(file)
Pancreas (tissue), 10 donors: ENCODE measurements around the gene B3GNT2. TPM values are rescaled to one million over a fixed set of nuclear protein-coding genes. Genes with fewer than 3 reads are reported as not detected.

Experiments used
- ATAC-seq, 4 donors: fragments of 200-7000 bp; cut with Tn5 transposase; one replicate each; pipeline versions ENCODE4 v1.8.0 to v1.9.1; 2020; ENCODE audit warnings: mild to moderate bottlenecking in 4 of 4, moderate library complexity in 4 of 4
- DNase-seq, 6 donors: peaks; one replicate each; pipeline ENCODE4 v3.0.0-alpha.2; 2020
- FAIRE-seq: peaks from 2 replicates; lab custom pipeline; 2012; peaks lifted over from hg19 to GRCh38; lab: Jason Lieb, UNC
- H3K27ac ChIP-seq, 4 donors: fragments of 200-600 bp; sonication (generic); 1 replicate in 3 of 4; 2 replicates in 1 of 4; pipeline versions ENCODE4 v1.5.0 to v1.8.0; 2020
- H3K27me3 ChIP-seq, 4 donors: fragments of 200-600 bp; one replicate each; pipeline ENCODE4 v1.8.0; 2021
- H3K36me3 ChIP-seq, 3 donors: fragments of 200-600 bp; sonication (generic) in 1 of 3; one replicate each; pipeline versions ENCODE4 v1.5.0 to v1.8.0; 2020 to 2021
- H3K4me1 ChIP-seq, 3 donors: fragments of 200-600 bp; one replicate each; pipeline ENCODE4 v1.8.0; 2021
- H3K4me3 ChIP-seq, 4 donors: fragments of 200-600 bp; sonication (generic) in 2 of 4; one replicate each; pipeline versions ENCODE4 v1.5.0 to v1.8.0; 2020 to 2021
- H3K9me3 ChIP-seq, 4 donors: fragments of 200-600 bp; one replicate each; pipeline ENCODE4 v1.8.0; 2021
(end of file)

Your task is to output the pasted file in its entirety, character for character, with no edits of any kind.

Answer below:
Pancreas (tissue), 10 donors: ENCODE measurements around the gene B3GNT2. TPM values are rescaled to one million over a fixed set of nuclear protein-coding genes. Genes with fewer than 3 reads are reported as not detected.

Experiments used
- ATAC-seq, 4 donors: fragments of 200-7000 bp; cut with Tn5 transposase; one replicate each; pipeline versions ENCODE4 v1.8.0 to v1.9.1; 2020; ENCODE audit warnings: mild to moderate bottlenecking in 4 of 4, moderate library complexity in 4 of 4
- DNase-seq, 6 donors: peaks; one replicate each; pipeline ENCODE4 v3.0.0-alpha.2; 2020
- FAIRE-seq: peaks from 2 replicates; lab custom pipeline; 2012; peaks lifted over from hg19 to GRCh38; lab: Jason Lieb, UNC
- H3K27ac ChIP-seq, 4 donors: fragments of 200-600 bp; sonication (generic); 1 replicate in 3 of 4; 2 replicates in 1 of 4; pipeline versions ENCODE4 v1.5.0 to v1.8.0; 2020
- H3K27me3 ChIP-seq, 4 donors: fragments of 200-600 bp; one replicate each; pipeline ENCODE4 v1.8.0; 2021
- H3K36me3 ChIP-seq, 3 donors: fragments of 200-600 bp; sonication (generic) in 1 of 3; one replicate each; pipeline versions ENCODE4 v1.5.0 to v1.8.0; 2020 to 2021
- H3K4me1 ChIP-seq, 3 donors: fragments of 200-600 bp; one replicate each; pipeline ENCODE4 v1.8.0; 2021
- H3K4me3 ChIP-seq, 4 donors: fragments of 200-600 bp; sonication (generic) in 2 of 4; one replicate each; pipeline versions ENCODE4 v1.5.0 to v1.8.0; 2020 to 2021
- H3K9me3 ChIP-seq, 4 donors: fragments of 200-600 bp; one replicate each; pipeline ENCODE4 v1.8.0; 2021